You Can Now Vote To Give Your Favorite Name To The New Nellis Air Force Base’s Aggressor F-16

“Wraith” or “Fury”? The first round of polls is already online on FB for the name to be given to the new 64th Aggressor Squadron’s F-16.

As many of our readers will probably remember, last year, the commander of Nellis 57th Wing, Brig. Gen. Robert Novotnycrowdsourced the new adversary livery to be applied to one of the 64th Aggressor Squadron’s F-16C in the need of a new paint job. Novotny let the social media vote on several color schemes, some of those based on existing patterns, others designed by the users, narrowing down the choices and helping them picking the new pattern.

After a few rounds of polls, likes and comments, the winner was the pixelated camouflage that appeared in 2018  on the Russian Sukhoi Su-57 stealth jet.

The new aircraft was given the name “Ghost” and was unveiled in May this year.

After the success of the somehow innovative and unprecedented social media campaign of popular voting, the 57th Wing commander is taking polls to give a name to a “new” F-16 in overall black with red stripes and markings livery.

The first poll is already online and lets you vote between “Wraith” and “Fury”.

As we wait for a name to be chosen, we can’t but notice that the livery looks great. It clearly reminds the paint scheme that appeared on U.S. Air Force F-16C Fighting Falcon aircraft, 86-0295, assigned to the 18th Aggressor Squadron,aking part in a Red Flag-Alaska mission in overall black paint job in August 2017.

Even though it initially seemed that the black livery might have been inspired by a Chinese aircraft (the Shenyang J-31 Falcon Eagle or “FC-31 fifth Generation Multi-Purpose Medium Fighter”, China’s second stealth fighter jet it was almost immediately explained that the F-16 was a half-finished paint scheme, rushed into service to take part in Red Flag Alaska. Indeed, the aircraft got a so-called “BDU Splinter” paint job in October 2017.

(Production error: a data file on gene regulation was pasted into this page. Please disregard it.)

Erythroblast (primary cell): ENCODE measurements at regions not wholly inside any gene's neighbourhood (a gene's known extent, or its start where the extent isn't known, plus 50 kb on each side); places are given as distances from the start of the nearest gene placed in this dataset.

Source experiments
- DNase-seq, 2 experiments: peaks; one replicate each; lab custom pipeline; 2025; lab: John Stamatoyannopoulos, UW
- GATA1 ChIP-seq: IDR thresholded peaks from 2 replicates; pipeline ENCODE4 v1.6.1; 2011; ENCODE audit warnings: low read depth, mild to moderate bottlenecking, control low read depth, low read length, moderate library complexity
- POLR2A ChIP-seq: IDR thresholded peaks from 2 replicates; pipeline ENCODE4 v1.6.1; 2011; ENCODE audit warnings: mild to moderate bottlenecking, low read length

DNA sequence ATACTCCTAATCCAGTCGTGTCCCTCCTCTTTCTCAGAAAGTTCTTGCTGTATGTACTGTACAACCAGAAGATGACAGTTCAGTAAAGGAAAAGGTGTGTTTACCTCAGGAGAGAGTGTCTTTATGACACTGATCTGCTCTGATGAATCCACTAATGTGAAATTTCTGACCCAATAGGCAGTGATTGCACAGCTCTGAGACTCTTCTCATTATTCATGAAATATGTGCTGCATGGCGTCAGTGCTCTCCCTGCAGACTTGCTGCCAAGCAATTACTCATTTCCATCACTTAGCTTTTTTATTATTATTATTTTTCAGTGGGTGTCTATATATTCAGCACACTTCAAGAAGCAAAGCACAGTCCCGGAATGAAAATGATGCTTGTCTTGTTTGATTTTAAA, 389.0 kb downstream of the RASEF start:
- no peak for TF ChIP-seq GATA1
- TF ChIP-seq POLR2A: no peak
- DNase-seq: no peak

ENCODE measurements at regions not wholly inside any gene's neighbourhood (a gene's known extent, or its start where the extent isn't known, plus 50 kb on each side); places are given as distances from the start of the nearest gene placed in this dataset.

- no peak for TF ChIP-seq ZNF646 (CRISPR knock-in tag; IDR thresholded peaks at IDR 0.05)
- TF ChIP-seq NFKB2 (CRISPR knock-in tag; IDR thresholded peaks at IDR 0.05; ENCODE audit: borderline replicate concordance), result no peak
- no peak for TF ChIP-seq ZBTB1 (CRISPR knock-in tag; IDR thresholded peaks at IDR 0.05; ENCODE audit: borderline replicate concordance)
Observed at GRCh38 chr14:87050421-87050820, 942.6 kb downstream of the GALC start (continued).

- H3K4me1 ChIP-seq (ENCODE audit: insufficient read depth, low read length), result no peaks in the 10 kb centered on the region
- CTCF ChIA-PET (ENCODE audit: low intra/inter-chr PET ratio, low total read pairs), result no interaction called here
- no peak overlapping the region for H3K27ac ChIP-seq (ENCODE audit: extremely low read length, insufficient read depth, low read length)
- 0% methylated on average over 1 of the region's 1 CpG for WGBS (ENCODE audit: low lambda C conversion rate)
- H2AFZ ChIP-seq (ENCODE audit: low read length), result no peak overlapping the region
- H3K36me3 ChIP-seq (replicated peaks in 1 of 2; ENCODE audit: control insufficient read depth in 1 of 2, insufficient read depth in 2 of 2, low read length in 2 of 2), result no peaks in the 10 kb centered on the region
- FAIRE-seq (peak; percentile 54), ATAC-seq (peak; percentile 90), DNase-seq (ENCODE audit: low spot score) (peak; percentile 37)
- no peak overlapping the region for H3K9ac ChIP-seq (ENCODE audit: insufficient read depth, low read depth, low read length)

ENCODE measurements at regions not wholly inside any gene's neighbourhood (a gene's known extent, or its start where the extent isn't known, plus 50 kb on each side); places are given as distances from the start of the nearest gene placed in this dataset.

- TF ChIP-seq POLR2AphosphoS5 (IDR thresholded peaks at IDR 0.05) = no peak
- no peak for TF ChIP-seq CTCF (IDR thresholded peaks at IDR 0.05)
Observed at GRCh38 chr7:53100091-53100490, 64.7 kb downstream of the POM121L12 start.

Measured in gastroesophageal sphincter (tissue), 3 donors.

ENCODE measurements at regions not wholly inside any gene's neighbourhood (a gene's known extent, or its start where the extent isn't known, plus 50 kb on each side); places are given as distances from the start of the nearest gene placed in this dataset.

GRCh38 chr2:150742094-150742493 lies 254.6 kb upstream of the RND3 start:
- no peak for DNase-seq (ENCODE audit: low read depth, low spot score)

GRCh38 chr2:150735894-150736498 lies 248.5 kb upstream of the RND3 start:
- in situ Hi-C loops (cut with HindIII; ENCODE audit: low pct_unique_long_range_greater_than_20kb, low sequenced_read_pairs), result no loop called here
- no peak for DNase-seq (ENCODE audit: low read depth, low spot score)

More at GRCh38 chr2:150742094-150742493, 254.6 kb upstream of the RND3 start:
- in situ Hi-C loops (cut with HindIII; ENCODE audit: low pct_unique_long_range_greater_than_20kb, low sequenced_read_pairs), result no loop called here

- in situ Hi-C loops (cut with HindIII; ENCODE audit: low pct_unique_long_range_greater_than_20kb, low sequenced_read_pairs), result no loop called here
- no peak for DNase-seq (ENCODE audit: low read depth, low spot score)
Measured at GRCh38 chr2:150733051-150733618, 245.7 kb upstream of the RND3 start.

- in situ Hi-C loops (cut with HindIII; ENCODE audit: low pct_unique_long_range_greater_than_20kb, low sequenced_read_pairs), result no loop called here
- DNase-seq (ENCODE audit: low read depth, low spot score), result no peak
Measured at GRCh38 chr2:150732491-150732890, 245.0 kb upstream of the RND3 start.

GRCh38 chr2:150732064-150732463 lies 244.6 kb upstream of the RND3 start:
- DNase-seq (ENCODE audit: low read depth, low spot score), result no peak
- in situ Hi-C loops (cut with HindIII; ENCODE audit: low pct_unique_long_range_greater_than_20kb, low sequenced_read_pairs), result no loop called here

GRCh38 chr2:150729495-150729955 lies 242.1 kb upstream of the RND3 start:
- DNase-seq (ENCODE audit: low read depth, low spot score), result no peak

Anyway, this is what I wrote as soon as the “black” F-16 appeared. It still applies today:

F-16C belonging to the 64th and 18th AGRS have been sporting different paint schemes for decades now. As reported last year, when the 64th AGRS unveiled a new “splinter” F-16 the purpose of these liveries is to make the Aggressor jets as similar as possible to the real threats and put the pilots in training against the Red Air in a similar situation to what they would see during an engagement with the opposing combat air forces.

“Exotic” paint jobs have become a distinguishing feature of U.S. Air Force Aggressors to make their fighter jets similar to a Russian 4th and 5th generation aircraft. However, the new, black livery might have been inspired by a Chinese aircraft: the Shenyang J-31 Falcon Eagle (or “FC-31 fifth Generation Multi-Purpose Medium Fighter”), China’s second stealth fighter jet.

Indeed, the first prototype of the aircraft, that performed its maiden flight on Oct 31, 2012, and made a public appearance on Nov. 12, 2014 at Zhuhai Airshow, was painted in a black color scheme somehow similar to the one recently applied to the F-16C of the 18th AGRS. This would probably be the first time the Aggressors give a Chinese-inspired color scheme to one of their aircraft.

Do you like this possibly Chinese stealth jet-inspired livery? And, what’s your favorite name for it? Vote and write your comment below the 57th Wing Commander’s post.

About David Cenciotti
David Cenciotti is a journalist based in Rome, Italy. He is the Founder and Editor of “The Aviationist”, one of the world’s most famous and read military aviation blogs. Since 1996, he has written for major worldwide magazines, including Air Forces Monthly, Combat Aircraft, and many others, covering aviation, defense, war, industry, intelligence, crime and cyberwar. He has reported from the U.S., Europe, Australia and Syria, and flown several combat planes with different air forces. He is a former 2nd Lt. of the Italian Air Force, a private pilot and a graduate in Computer Engineering. He has written five books and contributed to many more ones.